Chemical milling or industrial etching is the subtractive manufacturing process of using baths of temperature-regulated etching chemicals to remove material to create an object with the desired shape. It is mostly used on metals, though other materials are increasingly important. It was developed from armor-decorating and printing etching processes developed during the Renaissance as alternatives to engraving on metal. The process essentially involves bathing the cutting areas in a corrosive chemical known as an etchant, which reacts with the material in the area to be cut and causes the solid material to be dissolved; inert substances known as maskants are used to etch specific areas of the material.
Organic chemicals such as lactic acid and citric acid have been used to etch metals and create products as early as 400 BCE, when vinegar was used to corrode lead and create the pigment ceruse, also known as white lead. Most modern chemical milling methods involve alkaline etchants; these may have been used as early as the first century CE.
Armor etching, using strong mineral acids, was not developed until the fifteenth century. Etchants mixed from salt, charcoal, and vinegar were applied to plate armor that had been painted with a maskant of linseed-oil paint. The etchant would bite into the unprotected areas, causing the painted areas to be raised into relief. Etching in this manner allowed armor to be decorated as if with precise engraving, but without the existence of raised burrs; it also prevented the necessity of the armor being softer than an engraving tool. Late in the seventeenth century, etching became used to produce the graduations on measuring instruments; the thinness of lines that etching could produce allowed for the production of more precise and accurate instruments than were possible before. Not long after, it became used to etch trajectory information plates for cannon and artillery operators; paper would rarely survive the rigors of combat, but an etched plate could be quite durable. Often such information (normally ranging marks) was etched onto equipment such as stiletto daggers or shovels.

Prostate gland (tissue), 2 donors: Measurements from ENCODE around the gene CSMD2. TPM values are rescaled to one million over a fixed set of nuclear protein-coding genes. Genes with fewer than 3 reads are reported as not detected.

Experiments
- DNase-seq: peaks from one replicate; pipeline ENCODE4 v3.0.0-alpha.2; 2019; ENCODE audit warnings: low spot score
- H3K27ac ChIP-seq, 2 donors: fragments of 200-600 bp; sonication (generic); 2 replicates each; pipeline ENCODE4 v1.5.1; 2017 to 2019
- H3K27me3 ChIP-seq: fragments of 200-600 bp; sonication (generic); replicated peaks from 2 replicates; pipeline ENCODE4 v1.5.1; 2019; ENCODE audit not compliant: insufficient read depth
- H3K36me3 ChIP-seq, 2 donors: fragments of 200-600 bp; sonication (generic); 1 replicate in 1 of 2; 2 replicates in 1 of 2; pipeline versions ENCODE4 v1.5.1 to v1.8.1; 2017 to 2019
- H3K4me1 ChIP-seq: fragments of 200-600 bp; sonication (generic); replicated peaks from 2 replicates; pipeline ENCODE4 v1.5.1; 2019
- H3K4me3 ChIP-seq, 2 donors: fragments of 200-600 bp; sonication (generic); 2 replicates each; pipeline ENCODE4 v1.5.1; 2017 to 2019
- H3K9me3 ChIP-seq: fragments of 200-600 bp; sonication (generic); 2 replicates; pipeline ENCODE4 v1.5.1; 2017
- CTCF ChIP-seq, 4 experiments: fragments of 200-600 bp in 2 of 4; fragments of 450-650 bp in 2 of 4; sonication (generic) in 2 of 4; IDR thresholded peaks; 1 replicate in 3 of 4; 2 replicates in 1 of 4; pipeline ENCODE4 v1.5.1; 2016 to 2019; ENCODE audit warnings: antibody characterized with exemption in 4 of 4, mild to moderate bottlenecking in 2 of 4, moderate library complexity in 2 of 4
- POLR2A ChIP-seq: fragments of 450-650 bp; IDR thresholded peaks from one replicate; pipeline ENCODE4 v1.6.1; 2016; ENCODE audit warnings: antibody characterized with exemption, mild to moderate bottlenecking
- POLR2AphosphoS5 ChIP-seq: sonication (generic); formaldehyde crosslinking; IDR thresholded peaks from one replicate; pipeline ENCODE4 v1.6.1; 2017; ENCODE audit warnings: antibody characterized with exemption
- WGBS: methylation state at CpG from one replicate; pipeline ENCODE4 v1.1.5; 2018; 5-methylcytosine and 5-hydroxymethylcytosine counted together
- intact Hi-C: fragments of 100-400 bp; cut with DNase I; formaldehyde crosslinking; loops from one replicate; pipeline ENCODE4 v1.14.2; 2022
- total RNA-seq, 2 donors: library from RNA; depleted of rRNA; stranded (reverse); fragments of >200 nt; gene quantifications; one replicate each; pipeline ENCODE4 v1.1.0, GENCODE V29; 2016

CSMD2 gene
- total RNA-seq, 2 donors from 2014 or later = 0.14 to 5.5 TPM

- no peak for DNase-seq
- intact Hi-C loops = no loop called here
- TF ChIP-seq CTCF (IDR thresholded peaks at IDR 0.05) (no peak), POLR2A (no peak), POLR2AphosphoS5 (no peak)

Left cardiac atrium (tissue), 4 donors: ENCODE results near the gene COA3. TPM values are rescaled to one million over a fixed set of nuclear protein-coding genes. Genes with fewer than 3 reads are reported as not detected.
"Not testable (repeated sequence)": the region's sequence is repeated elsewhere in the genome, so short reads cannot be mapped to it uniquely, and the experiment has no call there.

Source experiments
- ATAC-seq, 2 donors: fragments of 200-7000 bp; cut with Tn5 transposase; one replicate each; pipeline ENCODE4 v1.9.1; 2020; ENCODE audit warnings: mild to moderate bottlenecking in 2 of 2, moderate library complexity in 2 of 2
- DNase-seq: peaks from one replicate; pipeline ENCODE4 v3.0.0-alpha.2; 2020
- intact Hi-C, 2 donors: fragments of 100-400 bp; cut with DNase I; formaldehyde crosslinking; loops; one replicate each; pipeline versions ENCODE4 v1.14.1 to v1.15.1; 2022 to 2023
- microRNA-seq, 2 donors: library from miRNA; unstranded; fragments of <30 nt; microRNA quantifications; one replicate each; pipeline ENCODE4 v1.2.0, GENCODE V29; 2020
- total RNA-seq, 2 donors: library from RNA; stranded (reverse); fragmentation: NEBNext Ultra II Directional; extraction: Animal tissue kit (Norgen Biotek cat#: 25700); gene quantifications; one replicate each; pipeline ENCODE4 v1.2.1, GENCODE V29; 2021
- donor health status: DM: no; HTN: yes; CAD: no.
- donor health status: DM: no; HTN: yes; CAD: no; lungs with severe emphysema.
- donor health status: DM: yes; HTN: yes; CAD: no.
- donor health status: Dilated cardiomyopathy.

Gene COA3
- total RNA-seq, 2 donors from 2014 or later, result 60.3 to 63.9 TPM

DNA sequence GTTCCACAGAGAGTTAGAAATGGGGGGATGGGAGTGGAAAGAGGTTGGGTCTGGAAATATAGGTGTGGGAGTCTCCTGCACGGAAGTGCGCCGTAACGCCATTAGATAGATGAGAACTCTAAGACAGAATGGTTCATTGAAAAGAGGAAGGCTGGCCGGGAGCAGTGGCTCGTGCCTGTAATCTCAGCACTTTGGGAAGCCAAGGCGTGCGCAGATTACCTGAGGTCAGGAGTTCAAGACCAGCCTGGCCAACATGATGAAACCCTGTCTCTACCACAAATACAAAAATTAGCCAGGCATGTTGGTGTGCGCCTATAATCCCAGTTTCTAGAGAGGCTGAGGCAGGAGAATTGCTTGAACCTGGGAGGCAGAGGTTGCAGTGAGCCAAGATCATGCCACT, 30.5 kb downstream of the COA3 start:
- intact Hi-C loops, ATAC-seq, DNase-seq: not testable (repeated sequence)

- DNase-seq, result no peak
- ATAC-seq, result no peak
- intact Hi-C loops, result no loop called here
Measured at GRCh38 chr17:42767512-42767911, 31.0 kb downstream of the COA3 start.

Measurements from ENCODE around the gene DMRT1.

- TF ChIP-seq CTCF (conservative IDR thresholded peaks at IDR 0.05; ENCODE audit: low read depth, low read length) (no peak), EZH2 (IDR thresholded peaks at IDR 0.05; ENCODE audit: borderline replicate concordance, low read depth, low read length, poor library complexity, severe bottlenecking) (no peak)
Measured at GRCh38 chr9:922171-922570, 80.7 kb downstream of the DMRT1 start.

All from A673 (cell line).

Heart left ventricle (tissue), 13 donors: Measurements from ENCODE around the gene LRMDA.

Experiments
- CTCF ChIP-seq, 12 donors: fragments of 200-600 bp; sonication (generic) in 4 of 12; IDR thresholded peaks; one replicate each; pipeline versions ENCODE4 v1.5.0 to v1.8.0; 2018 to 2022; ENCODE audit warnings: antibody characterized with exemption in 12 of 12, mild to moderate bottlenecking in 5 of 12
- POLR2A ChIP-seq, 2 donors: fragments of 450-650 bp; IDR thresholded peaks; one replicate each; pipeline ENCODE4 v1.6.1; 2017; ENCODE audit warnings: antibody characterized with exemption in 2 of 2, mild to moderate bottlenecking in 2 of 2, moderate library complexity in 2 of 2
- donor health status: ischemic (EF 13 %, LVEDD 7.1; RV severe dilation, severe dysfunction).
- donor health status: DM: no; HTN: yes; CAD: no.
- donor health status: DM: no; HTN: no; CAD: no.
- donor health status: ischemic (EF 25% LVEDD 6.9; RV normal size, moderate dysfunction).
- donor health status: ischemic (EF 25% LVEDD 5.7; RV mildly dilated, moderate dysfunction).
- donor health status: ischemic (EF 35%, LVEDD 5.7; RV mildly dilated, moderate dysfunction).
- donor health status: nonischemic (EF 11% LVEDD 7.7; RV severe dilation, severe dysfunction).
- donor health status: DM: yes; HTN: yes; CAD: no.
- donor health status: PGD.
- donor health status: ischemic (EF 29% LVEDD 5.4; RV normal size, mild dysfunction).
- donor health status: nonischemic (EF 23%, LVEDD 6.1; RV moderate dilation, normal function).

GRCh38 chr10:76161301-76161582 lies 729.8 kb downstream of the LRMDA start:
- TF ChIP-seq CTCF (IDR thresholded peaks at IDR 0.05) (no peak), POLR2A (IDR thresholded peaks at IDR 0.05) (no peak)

In 1782, the discovery was made by John Senebier that certain resins lost their solubility to turpentine when exposed to light; that is, they hardened. This allowed the development of photochemical milling, where a liquid maskant is applied to the entire surface of a material, and the outline of the area to be masked created by exposing it to UV light. Photo-chemical milling was extensively used in the development of photography methods, allowing light to create impressions on metal plates.
One of the earliest uses of chemical etching to mill commercial parts was in 1927, when the Swedish company Aktiebolaget Separator patented a method of producing edge filters by chemically milling the gaps in the filters. Later, around the 1940s, it became widely used to machine thin samples of very hard metal; photo-etching from both sides was used to cut sheet metal, foil, and shim stock to create shims, recording heat frets, and other components.